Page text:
Sunday Jun 17, 2012
Yesterday as I sat on the Selaron stairs I realized that these stairs had a great story to tell the UN.
On Saturday morning I had the chance to attend a briefing with Jonathan Pershing, the US negotiator. It was at the Windsor Plaza where he was staying and in a medium sized room he addressed the 15-20 US youth there. He was as always light on the topics and with on my opinion classic political responses. He started by giving a context or explanation of the Rio process. He mentioned the civil society component and said he wished it was more connected. He went on and mentioned the NGO community and how for him one of the most important things was that we all make connections and something different because of Rio. In the end he said we should not expect something too big from Rio because the economy worldwide is weak. Then an employee of the EPA talked about a project they have called Catalyzing Investment in Urban Sustainability. Basically what they do is to bundle small sustainability projects in to big projects so they can get investors interested. They are starting with projects in Philadelphia about controlling storm water. To check more info about this project go to www.epa.gov/jius
I have been too many briefings with this negotiator before. He does bring good points to the table but still does not see the urgency about the issue and the need we have for more leadership and commitment from the US. He mentioned how important it is that we connect with other NGOS here in Rio. This is a good point and a lot of the networking we do here build our organizations. But in the end is this not “preaching to choir”?
Indeed we are at the end of an era of simple investments as Pershing said. But I don’t think we should be talking about money investment but people being invested. We are investing the lives of people; we are investing our resources for the sake of our economy.
Then at night I sat in the Stairs of Seladon in Lapa. “In 1990, Selarón began renovating a dilapidated steps that ran along the front of his house. At first, neighbors mocked him for his choice of colors as he covered the steps in fragments of blue, green and yellow tiles – the colors of the Brazilian flag. It started out as a side-project to his main passion, painting but soon became an obsession. He found he was constantly out of money so sold paintings to fund his work. It was long and exhaustive work but he continued on and eventually covered the entire set of steps in tiles, ceramics and mirrors” Now the steps are an icon of that community and are visited by people from all over the world. “There are 250 steps measuring 125 metres long which are covered in over 2000 tiles collected from over 60 countries around the world. No sooner than one section of the steps are 'finished', Selarón starts work on another section, constantly changing it so that it is an ever evolving piece of art. Selarón considers the work as "never complete and claims that "This crazy and unique dream will only end on the day of my death"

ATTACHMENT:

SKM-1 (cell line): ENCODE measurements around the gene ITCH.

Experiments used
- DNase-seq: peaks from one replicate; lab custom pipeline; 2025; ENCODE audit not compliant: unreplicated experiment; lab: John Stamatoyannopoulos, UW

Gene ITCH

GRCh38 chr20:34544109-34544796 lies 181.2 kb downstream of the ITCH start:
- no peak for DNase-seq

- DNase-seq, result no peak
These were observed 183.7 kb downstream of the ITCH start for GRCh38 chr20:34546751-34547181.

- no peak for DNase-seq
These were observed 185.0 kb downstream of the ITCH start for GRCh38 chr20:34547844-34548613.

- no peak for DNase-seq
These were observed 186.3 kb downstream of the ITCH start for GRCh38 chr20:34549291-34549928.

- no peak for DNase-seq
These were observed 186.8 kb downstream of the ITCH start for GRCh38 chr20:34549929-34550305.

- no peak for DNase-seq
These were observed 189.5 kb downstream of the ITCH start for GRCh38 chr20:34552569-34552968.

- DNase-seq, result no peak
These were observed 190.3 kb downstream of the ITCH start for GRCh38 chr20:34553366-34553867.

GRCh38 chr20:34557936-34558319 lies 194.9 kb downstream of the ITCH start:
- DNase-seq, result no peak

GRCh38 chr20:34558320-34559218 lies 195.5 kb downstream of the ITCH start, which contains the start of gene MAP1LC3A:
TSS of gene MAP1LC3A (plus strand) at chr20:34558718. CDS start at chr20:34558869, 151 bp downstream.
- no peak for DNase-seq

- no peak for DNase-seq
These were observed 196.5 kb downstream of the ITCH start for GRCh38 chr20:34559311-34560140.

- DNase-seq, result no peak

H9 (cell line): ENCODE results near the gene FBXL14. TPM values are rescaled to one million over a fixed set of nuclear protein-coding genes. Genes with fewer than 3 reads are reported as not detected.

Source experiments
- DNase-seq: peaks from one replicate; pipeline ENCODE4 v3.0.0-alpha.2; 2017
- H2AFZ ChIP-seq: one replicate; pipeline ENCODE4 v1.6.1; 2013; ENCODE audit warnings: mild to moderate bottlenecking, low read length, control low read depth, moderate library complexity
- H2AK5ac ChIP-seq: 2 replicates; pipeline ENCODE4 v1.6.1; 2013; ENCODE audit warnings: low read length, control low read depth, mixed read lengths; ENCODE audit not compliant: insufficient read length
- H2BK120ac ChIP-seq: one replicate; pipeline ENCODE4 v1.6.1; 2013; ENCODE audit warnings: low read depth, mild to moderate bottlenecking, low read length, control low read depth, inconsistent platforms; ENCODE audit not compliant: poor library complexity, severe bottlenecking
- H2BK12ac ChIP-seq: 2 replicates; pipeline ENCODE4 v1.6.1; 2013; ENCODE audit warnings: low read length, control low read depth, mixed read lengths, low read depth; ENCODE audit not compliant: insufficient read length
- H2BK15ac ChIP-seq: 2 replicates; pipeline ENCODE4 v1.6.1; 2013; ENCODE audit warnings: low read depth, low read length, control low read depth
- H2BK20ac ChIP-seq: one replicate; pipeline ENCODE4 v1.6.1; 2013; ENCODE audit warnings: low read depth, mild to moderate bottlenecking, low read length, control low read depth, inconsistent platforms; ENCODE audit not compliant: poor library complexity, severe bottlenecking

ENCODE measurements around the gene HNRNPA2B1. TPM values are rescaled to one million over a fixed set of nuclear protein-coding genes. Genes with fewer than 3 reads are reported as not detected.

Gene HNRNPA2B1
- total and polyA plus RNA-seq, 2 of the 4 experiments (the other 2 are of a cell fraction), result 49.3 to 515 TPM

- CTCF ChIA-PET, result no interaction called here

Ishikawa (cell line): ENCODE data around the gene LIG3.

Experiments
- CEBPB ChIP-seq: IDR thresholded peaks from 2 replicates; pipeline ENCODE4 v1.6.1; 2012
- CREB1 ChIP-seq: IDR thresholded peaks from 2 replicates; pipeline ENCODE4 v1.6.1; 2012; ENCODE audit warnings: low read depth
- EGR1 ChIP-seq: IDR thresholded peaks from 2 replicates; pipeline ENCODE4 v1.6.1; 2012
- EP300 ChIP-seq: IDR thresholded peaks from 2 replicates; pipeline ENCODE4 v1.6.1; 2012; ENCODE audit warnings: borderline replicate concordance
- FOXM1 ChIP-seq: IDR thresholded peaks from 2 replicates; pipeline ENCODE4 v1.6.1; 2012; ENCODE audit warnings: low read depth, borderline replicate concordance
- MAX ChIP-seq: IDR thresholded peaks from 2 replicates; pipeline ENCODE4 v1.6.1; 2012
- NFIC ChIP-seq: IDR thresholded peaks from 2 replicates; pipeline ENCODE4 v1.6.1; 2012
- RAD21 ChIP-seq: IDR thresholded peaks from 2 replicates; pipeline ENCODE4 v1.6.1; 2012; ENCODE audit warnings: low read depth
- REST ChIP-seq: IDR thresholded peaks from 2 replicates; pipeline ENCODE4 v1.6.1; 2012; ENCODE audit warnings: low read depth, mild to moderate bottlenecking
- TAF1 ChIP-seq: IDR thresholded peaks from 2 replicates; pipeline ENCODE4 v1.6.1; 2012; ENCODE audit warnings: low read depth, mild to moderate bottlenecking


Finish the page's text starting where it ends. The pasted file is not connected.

So the UN should visit these stairs and realize that we can truly create something together. Even if international negotiations are hard and long they should have something to bring at the end. These stairs started in 1990 and two years after the UN meet in Rio. The UN should take Selaron’s example and create a diverse text that includes everyone and that can be visited by many.
“The process of working on the stairway has cost Selaron – quite literally – blood, sweat and tears, not to mention the numerous telephone line disconnections and the occasional threat of eviction due to unpaid rent. Like many artists, Selaron is a man possessed, his stairway a labour of love.”
Text from: http://www.thetravelrag.com/docs/10102.asp
Picture from: http://www.shafir.info ceredit to Alexander Shafir